Appropriately for a show called Spitting Image, the big question is how close the remake comes with the original satirical latex puppet show.
The series, which aired on ITV from 1984 to 1996, was central to the longest-running moral protests of the Tory regime before the present time.
Fans of the franchise will be relieved that the resurgence – launching on streaming service Britbox on Saturday – has not lost any of its arrogance or desire to shock.
One of the first images is of Donald Trump’s “asshole”, a different character in the effect, represented by a protruding sphincter, which looks like a penis wrapped in feces. Unemployed Prince Harry in Los Angeles tries to make money by dressing like a Nazi. Dominic Cummings is a stranger who wants to eat baby Wilfred Johnson for breakfast, but even then Boris Johnson’s mournful voice will not dare to kick him.
Britabox is a joint venture between ITV and the BBC, so new director general Tim Dewey, who wants to reduce Downing Street’s hostility to the corporation, should expect Cummings and Johnson to take offense primarily on the commercial network.
There have been two major changes in context since the puppet’s first run. One, with significant historical improbability, the UK and the U.S. In the current political situation, the extreme strategy of the Thatcher-Reagan era is realized in which the image of Spitting was first developed.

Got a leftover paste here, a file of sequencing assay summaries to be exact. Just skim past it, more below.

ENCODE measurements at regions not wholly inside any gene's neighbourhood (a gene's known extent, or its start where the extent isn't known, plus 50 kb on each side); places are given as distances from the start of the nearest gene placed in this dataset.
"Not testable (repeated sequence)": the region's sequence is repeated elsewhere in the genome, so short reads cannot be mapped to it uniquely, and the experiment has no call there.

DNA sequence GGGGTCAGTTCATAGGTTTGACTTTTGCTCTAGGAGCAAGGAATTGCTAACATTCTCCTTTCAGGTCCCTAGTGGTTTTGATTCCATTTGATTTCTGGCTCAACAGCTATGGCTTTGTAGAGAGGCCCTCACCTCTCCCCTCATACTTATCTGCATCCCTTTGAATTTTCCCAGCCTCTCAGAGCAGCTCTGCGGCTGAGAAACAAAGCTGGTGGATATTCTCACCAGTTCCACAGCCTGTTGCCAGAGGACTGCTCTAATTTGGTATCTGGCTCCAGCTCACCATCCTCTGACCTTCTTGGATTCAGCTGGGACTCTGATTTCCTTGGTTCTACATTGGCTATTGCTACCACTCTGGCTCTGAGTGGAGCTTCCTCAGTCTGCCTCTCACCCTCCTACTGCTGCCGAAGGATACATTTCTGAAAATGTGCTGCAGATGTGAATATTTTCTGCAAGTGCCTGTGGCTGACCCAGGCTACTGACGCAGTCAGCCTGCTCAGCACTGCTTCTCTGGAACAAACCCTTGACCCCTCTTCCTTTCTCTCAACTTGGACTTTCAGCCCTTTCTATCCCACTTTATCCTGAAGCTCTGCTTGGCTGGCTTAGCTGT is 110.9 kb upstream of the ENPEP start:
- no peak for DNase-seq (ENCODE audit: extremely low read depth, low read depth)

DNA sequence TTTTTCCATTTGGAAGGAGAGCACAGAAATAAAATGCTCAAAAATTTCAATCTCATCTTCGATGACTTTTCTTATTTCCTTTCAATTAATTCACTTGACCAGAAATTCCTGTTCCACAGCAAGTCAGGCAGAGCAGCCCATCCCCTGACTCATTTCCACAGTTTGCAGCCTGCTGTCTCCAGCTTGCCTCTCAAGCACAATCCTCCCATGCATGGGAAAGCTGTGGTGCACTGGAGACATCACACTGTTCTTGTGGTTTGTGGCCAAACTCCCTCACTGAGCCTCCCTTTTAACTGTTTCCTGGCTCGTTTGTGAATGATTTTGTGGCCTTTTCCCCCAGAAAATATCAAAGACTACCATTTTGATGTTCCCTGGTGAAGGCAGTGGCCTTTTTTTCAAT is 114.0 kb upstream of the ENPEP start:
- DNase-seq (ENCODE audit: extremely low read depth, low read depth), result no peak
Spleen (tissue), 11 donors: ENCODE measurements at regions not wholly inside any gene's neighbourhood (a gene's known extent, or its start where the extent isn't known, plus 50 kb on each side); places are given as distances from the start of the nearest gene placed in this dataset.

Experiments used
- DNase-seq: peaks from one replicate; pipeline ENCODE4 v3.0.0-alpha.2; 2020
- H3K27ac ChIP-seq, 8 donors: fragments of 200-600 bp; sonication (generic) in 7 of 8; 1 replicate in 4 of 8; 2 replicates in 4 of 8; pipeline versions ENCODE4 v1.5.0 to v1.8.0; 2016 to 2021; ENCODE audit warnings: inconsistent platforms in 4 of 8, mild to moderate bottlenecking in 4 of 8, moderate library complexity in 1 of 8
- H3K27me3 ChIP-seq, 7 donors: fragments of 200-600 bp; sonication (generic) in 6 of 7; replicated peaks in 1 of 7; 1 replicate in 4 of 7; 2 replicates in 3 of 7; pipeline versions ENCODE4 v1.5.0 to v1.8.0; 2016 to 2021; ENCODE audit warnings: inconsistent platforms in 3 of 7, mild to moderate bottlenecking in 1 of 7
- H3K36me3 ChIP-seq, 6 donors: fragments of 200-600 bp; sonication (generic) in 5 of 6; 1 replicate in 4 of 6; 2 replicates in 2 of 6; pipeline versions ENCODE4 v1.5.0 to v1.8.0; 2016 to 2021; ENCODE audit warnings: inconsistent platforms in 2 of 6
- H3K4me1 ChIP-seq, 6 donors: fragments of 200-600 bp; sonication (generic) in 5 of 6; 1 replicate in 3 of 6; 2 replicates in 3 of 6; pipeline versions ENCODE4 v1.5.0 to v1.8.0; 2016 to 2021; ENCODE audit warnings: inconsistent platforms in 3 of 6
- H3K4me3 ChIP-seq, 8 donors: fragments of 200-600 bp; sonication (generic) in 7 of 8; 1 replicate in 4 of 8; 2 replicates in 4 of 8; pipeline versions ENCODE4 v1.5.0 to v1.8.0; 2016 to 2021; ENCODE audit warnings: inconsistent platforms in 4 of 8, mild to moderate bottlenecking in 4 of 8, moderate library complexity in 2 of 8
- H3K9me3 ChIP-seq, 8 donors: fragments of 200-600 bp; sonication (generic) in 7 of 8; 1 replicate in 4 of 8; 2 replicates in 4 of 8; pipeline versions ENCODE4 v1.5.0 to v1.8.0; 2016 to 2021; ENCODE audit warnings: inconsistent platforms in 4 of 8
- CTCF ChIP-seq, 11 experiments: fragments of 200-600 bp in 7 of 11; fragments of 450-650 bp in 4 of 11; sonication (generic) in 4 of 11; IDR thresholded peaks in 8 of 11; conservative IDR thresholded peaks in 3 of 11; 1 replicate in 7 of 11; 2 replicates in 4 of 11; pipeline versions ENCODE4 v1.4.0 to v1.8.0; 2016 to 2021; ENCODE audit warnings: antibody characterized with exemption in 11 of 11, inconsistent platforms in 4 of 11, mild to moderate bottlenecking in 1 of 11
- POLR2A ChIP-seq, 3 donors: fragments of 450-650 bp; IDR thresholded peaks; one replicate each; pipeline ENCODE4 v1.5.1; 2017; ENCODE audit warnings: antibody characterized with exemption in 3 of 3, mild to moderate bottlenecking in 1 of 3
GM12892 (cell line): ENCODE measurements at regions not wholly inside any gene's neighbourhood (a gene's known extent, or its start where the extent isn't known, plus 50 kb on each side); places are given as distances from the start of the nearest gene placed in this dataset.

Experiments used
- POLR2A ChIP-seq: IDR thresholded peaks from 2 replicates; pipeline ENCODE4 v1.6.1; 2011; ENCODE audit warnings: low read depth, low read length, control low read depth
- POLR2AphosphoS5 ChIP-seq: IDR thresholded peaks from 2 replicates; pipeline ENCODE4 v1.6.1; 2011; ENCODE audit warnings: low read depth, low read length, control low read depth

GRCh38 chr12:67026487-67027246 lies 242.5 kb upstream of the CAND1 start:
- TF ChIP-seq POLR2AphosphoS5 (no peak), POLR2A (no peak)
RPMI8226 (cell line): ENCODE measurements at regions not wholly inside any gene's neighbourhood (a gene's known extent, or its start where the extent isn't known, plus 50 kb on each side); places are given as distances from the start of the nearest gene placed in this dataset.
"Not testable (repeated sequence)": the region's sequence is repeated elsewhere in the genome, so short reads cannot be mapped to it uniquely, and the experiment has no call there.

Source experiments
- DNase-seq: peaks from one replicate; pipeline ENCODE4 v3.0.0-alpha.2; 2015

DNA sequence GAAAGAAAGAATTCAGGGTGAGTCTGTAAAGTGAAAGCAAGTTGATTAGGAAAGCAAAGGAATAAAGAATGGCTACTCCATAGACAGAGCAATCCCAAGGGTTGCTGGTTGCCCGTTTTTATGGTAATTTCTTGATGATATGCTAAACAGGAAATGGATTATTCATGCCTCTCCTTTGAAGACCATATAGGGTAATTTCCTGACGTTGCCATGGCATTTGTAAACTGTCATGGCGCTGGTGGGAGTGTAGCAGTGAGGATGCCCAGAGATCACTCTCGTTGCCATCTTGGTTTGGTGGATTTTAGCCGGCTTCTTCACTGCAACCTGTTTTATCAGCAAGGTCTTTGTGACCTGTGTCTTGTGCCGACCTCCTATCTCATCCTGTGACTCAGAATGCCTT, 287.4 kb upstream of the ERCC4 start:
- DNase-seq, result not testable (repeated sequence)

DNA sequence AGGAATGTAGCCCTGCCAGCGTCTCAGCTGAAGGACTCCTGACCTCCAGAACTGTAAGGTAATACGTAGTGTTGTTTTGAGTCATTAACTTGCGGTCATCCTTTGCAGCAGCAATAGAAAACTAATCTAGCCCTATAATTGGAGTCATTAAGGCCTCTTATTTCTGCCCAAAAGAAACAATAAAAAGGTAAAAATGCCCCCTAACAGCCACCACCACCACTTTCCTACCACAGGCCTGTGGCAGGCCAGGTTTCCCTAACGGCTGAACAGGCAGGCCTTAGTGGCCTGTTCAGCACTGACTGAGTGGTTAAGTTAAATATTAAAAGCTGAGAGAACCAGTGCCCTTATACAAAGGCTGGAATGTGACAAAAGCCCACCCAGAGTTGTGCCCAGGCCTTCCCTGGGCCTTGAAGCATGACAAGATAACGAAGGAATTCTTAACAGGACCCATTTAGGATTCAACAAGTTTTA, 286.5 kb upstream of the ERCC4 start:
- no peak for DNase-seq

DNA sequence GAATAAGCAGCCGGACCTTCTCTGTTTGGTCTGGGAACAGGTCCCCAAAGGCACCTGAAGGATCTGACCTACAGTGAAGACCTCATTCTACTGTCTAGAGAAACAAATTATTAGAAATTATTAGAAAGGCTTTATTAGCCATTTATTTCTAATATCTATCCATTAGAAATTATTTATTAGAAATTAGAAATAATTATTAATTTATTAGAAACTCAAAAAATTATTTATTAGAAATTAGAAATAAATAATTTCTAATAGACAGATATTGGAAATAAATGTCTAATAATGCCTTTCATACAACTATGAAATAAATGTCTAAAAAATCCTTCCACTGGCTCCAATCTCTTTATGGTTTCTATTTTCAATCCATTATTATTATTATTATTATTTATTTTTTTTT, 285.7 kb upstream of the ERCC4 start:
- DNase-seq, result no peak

The current news cycle is so furious that the first episode was re-edited early Friday morning to include Trump’s coronavirus results. It looks like the show will make easy use of Trump and Johnson’s tweets – able to level up on the screen at the last minute, to keep it as topical as possible.
The second change of the first time is that the society policed by social media is more sensitive to crime. The show’s tactic of focusing on the physical, vocal, dignified – and exaggerated characteristic of the exaggerated person now risks accusations of bigotry or embarrassment.
ITV has admitted to censoring the addition of carrot leaves to singer Ed Sheeran’s red head in case of upset (now, oddly enough, it’s a turnip); But, in an earlier version, Sheeran’s puppet would probably have been a completely whole carrot, with a side-dish of tone-deafness.
Cultural stop-it cops will be especially wary of gender and class representations.
And here the series shows a little caution. Interestingly, the Preeti Patel puppet is not given any words ending in G, thus avoiding her distinctive style of conversation. Leading to his orgasm from Michael Gove’s point of view, Patel is portrayed in dominance, whose rubber cheeks are swollen and rough like hanging buttocks.
That sketch is at least as insulting as the Thatcher-era sketch. The range of targets is also impressively wide, with the Prime Minister of New Zealand, Jacinda Arden, mocking Mary Poppins to be a full-fledged politician even in a tremendous era. Teeth, it seems, are still considered a safe part of the body, with Ardern’s choppers typically whipped.
The first show gives HRH a bit of a silly slapstick to Prince Andrew, but, fortunately, this is the next nine weeks.
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